Spring and Summer months tend to see an increase in vehicles on the roadways. That means cars and motorcycles are sharing the roads with trucks and tractor-trailers. According to the Bureau of Transportation Statistics, 13 million trucks operate in the United States. Of this figure 2.9 million are tractor-trailers. 2021 brought the second-highest number of truck accidents, 7,244, in Pennsylvania since 2005, an increase of 1,126 collisions from 2020.
Car drivers need to take special precautions for avoiding truck driving accidents. Tractor trailers provide certain dangers due to their size, blind spots, and maneuverability limitations. Here are some key driver dangers to keep in mind:
Trucks have larger blind spots, also known as “no-zones,” on all sides compared to smaller vehicles. Avoid lingering in these blind spots, which are typically located on the sides, rear, and directly in front of the truck. If you can’t see the truck driver’s mirrors, they likely can’t see you
Trucks need more space to make turns due to their length and size. Be cautious when a truck is turning, as it may swing wide or need to occupy multiple lanes temporarily. Avoid trying to squeeze between a turning truck and the curb.
Trucks take longer to stop than smaller vehicles due to their weight. Avoid sudden lane changes or abrupt stops in front of a truck, as it may not be able to slow down or stop in time.
Merge with caution
Cuts and lacerations can be caused by sharp objects such as knives, broken glass, or machinery. Without the proper protective gear, such as gloves and safety glasses, and proper training on the use of machinery and equipment results in these types of injuries.
When passing a truck, do so with caution and ensure you have ample space and time to complete the maneuver. Signal your intentions, accelerate to a safe speed, and pass on the left side while maintaining a consistent speed. Avoid cutting back in too closely in front of the truck, as it requires more distance to stop.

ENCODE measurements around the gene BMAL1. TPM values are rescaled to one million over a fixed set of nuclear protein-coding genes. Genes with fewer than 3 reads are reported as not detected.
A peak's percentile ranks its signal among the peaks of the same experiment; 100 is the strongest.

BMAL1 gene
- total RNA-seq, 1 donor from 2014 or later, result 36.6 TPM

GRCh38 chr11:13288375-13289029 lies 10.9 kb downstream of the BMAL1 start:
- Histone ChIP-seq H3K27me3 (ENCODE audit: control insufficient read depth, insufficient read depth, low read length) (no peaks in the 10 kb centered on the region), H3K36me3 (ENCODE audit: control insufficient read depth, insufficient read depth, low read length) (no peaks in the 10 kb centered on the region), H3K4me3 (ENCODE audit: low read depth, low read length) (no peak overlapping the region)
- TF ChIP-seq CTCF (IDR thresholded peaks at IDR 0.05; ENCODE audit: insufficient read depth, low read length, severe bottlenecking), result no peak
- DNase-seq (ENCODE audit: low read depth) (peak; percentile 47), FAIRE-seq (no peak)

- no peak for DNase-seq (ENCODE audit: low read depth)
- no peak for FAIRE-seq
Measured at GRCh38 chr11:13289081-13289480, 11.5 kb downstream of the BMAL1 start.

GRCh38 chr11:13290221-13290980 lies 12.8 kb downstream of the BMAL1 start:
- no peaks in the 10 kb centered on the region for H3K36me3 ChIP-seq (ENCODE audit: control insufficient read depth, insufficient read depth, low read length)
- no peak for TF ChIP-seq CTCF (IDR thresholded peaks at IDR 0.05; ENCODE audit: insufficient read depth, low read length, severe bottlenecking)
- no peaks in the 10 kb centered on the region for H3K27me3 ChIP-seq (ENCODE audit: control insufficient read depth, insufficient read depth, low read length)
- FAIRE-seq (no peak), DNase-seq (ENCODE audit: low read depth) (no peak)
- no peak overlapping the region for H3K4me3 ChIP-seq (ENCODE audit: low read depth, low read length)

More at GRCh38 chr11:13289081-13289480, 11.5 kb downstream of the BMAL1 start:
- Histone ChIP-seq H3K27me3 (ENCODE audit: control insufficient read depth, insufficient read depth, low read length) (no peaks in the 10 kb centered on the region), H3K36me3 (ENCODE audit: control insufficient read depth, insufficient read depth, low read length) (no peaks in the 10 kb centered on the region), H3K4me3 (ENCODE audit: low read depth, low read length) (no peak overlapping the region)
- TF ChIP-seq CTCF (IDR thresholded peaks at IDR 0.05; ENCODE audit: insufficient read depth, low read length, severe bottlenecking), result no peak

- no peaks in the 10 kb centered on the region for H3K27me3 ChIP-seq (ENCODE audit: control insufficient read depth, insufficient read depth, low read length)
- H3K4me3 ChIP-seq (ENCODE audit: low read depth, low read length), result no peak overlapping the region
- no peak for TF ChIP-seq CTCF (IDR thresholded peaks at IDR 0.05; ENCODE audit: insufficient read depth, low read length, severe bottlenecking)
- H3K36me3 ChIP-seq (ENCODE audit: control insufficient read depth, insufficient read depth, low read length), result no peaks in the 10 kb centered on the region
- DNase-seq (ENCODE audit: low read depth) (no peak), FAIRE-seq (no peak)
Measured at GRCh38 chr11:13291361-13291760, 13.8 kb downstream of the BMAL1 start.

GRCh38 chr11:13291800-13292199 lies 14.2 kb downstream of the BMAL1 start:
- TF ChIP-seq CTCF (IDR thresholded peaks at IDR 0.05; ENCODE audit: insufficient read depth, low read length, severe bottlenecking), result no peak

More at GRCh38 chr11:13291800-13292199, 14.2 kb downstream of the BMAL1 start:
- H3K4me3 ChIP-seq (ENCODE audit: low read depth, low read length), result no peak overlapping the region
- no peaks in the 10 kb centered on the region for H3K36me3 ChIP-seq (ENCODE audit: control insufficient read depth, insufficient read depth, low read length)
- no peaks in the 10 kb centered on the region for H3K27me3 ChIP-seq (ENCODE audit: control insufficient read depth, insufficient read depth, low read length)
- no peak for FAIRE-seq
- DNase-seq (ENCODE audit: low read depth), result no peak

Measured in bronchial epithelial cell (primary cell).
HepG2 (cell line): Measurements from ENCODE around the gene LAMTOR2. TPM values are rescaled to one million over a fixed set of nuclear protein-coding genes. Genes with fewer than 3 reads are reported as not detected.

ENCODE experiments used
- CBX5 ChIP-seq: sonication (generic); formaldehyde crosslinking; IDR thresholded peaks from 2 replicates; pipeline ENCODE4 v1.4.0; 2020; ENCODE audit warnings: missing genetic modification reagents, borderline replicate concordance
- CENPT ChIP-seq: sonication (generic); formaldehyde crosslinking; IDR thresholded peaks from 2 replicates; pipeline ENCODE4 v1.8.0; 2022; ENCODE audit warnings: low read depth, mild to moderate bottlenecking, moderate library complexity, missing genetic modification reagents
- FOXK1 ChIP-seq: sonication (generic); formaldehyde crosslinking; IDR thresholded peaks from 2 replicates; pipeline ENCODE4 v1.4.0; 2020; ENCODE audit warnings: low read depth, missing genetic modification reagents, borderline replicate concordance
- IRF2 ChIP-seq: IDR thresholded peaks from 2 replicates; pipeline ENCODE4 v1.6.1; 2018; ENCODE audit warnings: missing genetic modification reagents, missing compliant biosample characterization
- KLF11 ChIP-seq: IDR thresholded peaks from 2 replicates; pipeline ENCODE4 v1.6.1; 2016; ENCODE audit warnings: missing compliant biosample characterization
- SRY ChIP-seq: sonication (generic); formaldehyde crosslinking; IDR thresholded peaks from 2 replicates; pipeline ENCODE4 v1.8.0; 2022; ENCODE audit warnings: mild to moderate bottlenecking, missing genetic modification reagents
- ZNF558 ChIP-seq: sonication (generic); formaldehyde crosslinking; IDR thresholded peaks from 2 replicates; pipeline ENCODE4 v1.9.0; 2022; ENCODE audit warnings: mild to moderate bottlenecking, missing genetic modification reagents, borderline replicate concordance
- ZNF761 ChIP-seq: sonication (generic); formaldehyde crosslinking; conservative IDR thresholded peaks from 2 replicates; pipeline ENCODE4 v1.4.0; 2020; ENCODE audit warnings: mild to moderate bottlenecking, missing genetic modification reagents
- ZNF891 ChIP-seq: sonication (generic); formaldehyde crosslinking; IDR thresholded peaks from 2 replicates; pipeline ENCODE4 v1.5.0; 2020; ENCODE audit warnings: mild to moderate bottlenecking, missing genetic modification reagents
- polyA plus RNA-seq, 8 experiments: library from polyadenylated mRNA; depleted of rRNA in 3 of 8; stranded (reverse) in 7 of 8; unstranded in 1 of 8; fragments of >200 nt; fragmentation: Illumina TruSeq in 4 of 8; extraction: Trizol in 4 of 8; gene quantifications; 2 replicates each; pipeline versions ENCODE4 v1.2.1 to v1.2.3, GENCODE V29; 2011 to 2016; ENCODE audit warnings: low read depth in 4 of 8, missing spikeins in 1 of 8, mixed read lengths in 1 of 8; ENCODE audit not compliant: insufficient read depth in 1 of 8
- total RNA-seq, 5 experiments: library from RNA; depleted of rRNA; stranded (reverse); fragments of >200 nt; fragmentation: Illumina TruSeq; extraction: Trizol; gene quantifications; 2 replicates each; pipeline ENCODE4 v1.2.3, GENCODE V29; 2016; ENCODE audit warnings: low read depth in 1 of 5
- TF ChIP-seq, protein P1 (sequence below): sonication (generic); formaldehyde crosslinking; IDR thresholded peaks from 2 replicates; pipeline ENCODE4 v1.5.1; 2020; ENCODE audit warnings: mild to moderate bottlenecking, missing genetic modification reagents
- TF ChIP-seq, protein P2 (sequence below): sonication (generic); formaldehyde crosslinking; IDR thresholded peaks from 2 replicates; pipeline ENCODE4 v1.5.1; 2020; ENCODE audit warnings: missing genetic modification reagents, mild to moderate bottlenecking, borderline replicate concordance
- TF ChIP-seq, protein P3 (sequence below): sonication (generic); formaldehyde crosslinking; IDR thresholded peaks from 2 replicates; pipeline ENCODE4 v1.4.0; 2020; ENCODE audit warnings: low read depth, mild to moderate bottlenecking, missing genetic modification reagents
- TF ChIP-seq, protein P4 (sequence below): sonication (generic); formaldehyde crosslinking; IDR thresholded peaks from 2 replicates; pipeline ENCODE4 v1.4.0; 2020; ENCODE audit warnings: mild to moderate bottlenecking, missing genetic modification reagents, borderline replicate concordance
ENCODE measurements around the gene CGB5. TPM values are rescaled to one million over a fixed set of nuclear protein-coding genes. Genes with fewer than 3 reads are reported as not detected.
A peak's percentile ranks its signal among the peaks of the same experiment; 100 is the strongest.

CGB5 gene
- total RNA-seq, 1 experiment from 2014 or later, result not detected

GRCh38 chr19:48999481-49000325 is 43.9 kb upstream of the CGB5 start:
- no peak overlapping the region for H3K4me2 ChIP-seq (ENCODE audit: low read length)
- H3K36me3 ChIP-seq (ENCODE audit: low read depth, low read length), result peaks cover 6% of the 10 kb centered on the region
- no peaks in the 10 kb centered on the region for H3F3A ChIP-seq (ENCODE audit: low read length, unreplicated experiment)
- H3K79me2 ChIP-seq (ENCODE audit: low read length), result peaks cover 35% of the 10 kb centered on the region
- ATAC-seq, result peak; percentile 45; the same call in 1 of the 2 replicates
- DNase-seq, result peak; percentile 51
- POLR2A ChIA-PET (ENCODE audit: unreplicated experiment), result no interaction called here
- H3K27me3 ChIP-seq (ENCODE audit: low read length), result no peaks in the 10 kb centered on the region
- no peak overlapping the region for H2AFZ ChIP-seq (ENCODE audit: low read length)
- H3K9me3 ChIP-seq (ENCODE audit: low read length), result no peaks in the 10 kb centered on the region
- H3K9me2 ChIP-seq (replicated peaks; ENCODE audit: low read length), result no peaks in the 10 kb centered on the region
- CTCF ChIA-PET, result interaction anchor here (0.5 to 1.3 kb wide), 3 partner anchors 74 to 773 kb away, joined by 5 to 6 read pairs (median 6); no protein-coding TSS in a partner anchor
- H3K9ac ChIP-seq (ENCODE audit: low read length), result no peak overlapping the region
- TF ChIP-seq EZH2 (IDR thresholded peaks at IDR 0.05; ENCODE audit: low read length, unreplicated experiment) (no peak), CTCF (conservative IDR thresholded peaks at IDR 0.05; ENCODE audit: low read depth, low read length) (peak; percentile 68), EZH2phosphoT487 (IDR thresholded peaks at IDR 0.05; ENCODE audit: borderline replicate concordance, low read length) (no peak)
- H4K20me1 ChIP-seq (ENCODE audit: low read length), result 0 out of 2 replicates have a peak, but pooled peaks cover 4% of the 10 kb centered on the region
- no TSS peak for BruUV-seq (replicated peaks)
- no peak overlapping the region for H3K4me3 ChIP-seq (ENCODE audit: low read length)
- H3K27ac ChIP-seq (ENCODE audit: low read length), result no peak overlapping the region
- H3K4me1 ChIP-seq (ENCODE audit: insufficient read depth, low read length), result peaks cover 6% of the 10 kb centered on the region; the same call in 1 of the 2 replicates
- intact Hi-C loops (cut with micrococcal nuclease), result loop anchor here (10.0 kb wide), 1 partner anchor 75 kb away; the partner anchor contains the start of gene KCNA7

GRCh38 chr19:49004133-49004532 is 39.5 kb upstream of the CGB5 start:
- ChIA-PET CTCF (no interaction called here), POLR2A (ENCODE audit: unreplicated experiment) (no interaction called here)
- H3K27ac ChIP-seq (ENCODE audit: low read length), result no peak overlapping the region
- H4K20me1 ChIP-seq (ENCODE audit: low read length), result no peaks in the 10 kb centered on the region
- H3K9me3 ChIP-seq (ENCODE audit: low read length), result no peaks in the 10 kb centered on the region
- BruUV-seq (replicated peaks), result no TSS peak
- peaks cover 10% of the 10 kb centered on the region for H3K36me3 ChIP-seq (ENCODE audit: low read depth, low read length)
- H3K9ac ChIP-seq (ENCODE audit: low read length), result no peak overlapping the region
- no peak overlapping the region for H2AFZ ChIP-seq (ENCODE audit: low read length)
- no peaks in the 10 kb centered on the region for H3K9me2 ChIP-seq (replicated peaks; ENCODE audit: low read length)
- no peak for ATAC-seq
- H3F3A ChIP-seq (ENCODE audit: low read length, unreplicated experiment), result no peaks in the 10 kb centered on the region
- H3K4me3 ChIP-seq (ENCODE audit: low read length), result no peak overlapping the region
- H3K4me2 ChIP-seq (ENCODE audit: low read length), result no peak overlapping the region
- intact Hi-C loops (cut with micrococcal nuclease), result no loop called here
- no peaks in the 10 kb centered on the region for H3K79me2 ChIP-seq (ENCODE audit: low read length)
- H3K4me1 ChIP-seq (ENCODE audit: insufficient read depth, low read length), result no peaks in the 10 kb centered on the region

In the event of a tire blowout on a truck, debris may scatter across the road. Stay a safe distance behind trucks to reduce the risk of being hit by tire remnants or other debris.
High-sided trucks can be affected by strong winds, causing them to sway or drift. Be prepared for sudden movements and maintain a safe distance during inclement weather or in areas prone to gusty winds.
Increased stopping distance
Recognize that trucks need more space to stop, especially when traveling at higher speeds or in adverse road conditions. Avoid tailgating trucks to allow for adequate stopping distance.
Distracted driving or driver fatigue
Tractor-trailer drivers who experience fatigue or engage in distracted driving behaviors (e.g., texting, eating, using a mobile device) can cause accidents due to delayed reaction times and loss of focus. Be wary of sudden lane shifts, drifting, or swerving motions.
Stay alert around trucks
The key to avoiding truck driving accidents and ensuring your safety when driving near trucks, it’s essential to remain alert, maintain a safe distance, and be mindful of their limitations. Adhering to traffic rules, practicing defensive driving techniques, and being courteous to truck drivers can help reduce the risks associated with sharing the road with large trucks. If you are involved in an accident with a truck, consulting with legal professionals, like Amil Minora Law, and following their advice can help ensure you take the appropriate actions to protect your rights and seek compensation if necessary.